We bid a fond farewell to the MESSENGER spacecraft on April 30th, 2015
"Our craft set a record for planetary flybys, spent more than four years in orbit about the planet closest to the Sun, and survived both punishing heat and extreme doses of radiation. Among its other achievements, MESSENGER determined Mercury’s surface composition, revealed its geological history, discovered that its internal magnetic field is offset from the planet’s center, taught us about Mercury’s unusual internal structure, followed the chemical inventory of its exosphere with season and time of day, discovered novel aspects of its extraordinarily active magnetosphere, and verified that its polar deposits are dominantly water ice. A resourceful and committed team of engineers, mission operators, scientists, and managers can be extremely proud that the MESSENGER mission has surpassed all expectations and delivered a stunningly long list of discoveries that have changed our views not only of one of Earth’s sibling planets but of the entire inner solar system," said Sean Solomon, MESSENGER’s Principal Investigator.
Read the press release about MESSENGER’s final act
See both the first and final images of Mercury captured by MESSENGER
Watch "A Tribute to MESSENGER," a video created by one of our very own engineers, Mark Kochte
Read an article in the popular science press about the MESSENGER mission
WINNERS ANNOUNCED! Name a Crater on Mercury in Honor of your Favorite Artist Contest
Visit the competition website to see the winners and learn more [HERE]!
Watch an animation revealing the winners [HERE]!
Check out the Image of the Day for MESSENGER [HERE]!
Read the International Astronomical Union press release [HERE]!
Check out our new
(and ever expanding)
set of "shareables" [HERE]!
Media and Public Event: MESSENGER’s Top 10 Science and Engineering Accomplishments
After more than 10 years in operation, the MErcury Surface, Space ENvironment, GEochemistry, and Ranging (MESSENGER) spacecraft will impact the surface of Mercury later this month at a speed of more than 3.91 kilometers per second (8,750 miles per hour), marking the end of operations for the hugely successful Mercury orbiter. At this media and public event, scientists and engineers discussed the mission’s accomplishments, provided the Top 10 scientific discoveries, as well as the technological innovations that grew out of the mission. Watch the full briefing and access supporting materials [HERE].
Press Briefing: Science Results from MESSENGER’s Low-Altitude Campaign
MESSENGER scientists presented new findings from the highest resolution images of Mercury to date at the Lunar and Planetary Science Conference (LPSC) on 16 March. Watch the full briefing and access supporting materials [HERE].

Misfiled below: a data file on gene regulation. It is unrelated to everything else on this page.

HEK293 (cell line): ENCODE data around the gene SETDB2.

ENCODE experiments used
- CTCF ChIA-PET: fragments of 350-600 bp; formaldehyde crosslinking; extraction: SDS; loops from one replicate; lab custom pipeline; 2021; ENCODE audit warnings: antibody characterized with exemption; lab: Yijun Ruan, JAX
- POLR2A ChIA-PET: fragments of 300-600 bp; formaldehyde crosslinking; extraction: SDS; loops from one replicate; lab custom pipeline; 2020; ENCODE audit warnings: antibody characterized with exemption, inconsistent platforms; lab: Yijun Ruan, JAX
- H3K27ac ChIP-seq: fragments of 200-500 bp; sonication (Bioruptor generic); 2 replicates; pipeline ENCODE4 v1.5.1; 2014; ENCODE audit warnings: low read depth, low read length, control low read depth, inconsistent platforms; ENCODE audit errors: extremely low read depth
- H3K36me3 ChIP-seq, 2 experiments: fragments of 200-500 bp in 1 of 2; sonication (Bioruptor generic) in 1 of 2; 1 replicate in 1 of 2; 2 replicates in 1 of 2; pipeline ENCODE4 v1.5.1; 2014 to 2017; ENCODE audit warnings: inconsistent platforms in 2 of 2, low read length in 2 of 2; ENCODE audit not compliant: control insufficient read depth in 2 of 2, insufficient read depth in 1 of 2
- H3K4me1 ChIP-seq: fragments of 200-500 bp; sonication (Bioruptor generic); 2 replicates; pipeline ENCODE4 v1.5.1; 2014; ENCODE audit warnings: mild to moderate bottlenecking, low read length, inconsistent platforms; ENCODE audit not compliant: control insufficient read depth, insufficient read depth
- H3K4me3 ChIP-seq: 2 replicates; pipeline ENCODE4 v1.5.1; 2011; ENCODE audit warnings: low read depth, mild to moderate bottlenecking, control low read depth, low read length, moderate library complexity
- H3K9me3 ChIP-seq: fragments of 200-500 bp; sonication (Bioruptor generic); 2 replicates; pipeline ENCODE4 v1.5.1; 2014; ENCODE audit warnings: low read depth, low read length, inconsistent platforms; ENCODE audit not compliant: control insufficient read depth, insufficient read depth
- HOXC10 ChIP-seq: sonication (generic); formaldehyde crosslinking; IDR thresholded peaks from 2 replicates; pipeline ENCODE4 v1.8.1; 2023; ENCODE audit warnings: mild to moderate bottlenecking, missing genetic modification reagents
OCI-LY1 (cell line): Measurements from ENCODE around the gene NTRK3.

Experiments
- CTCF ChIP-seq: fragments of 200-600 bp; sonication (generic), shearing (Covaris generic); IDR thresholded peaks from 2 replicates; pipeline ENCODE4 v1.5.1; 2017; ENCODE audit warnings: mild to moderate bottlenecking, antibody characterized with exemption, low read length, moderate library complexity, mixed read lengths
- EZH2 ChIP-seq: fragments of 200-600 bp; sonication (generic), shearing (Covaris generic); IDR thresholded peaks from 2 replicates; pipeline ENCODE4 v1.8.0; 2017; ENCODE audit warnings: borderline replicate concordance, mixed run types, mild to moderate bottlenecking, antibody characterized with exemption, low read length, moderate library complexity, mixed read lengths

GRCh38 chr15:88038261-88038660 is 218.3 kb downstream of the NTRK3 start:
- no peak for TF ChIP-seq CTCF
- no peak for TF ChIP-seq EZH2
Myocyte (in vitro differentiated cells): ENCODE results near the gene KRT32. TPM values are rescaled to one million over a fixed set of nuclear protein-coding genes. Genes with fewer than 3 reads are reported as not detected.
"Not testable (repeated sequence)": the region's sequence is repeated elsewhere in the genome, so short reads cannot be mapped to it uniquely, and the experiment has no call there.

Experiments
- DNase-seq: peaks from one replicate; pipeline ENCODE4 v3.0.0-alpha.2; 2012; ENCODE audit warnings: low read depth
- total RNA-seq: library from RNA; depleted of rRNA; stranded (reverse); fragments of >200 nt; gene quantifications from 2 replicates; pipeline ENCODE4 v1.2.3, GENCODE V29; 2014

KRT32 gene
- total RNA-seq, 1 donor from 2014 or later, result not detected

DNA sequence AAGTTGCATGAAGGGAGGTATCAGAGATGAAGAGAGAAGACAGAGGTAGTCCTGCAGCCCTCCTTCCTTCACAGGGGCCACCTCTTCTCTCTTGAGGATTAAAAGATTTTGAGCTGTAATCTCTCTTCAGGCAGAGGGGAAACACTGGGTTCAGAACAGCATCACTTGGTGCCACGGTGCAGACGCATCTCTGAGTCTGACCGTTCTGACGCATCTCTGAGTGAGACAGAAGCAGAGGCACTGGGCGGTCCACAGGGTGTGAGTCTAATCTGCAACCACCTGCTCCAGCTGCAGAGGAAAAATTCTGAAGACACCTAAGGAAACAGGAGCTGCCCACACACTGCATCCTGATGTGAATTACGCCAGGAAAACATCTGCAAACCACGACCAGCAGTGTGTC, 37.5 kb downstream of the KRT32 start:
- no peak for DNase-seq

Water ice on the planet closest to the Sun?!
Explore the data and see if you can find a promo code in Mexico
- Explore the actual data that led to this surprising conclusion [HERE]!
- Three independent lines of evidence support this conclusion: the first measurements of excess hydrogen at Mercury’s north pole with MESSENGER’s Neutron Spectrometer, the first measurements of the reflectance of Mercury’s polar deposits at near-infrared wavelengths with the Mercury Laser Altimeter (MLA), and the first detailed models of the surface and near-surface temperatures of Mercury’s north polar regions that utilize the actual topography of Mercury’s surface measured by MLA. These findings are presented in three papers published online in Science Express [HERE].
- Given its proximity to the Sun, Mercury would seem to be an unlikely place to find ice. But the tilt of Mercury’s rotational axis is almost zero — less than one degree — so there are pockets at the planet’s poles that never see sunlight. Scientists suggested decades ago that there might be water ice and other frozen volatiles trapped at Mercury’s poles. Peak inside these shadowed craters [HERE]. See how the Sun illuminates (or doesn’t illuminate!) these craters [HERE].
- Images from MESSENGER’s Mercury Dual Imaging System taken in 2011 and early 2012 confirmed that radar-bright features at Mercury’s north and south poles are within shadowed regions on Mercury’s surface, findings that are consistent with the water-ice hypothesis. See it for yourself [HERE] or [HERE].
- Now the newest data from MESSENGER strongly indicate that water ice is the major constituent of Mercury’s north polar deposits, that ice is exposed at the surface in the coldest of those deposits, but that the ice is buried beneath an unusually dark material across most of the deposits, areas where temperatures are a bit too warm for ice to be stable at the surface itself. Look at the modeled temperatures at Mercury’s poles [HERE].
Explore Mercury in Google Earth:
- Take a tour of some of the latest research findings on Mercury with a MESSENGER mission scientist as your guide! [Guided tours of Mercury in Google Earth]
- Do you have Google Earth? Would you like to explore Mercury on that platform? Try it here! Use these simple instructions.
About the MESSENGER Education and Public Outreach website
In developing this site, educators, scientists, and engineers are working together to bring the exciting science of MESSENGER to everyone. Here you will find a wealth of resources about the planet Mercury and about the MESSENGER mission. If you are a student or teacher make sure you check out the special sections containing educational materials and opportunities.
The MESSENGER Education and Public Outreach Team
The MESSENGER education and public outreach program is conducted by a dedicated team of individuals and organizations with a long track record in space science education in both formal (classroom) and informal (museum and science center) settings. Read about the partner organizations here and meet the team that makes it all happen here.
| Do you ever wonder where Mercury is now? Satisfy your curiosity and find out here!|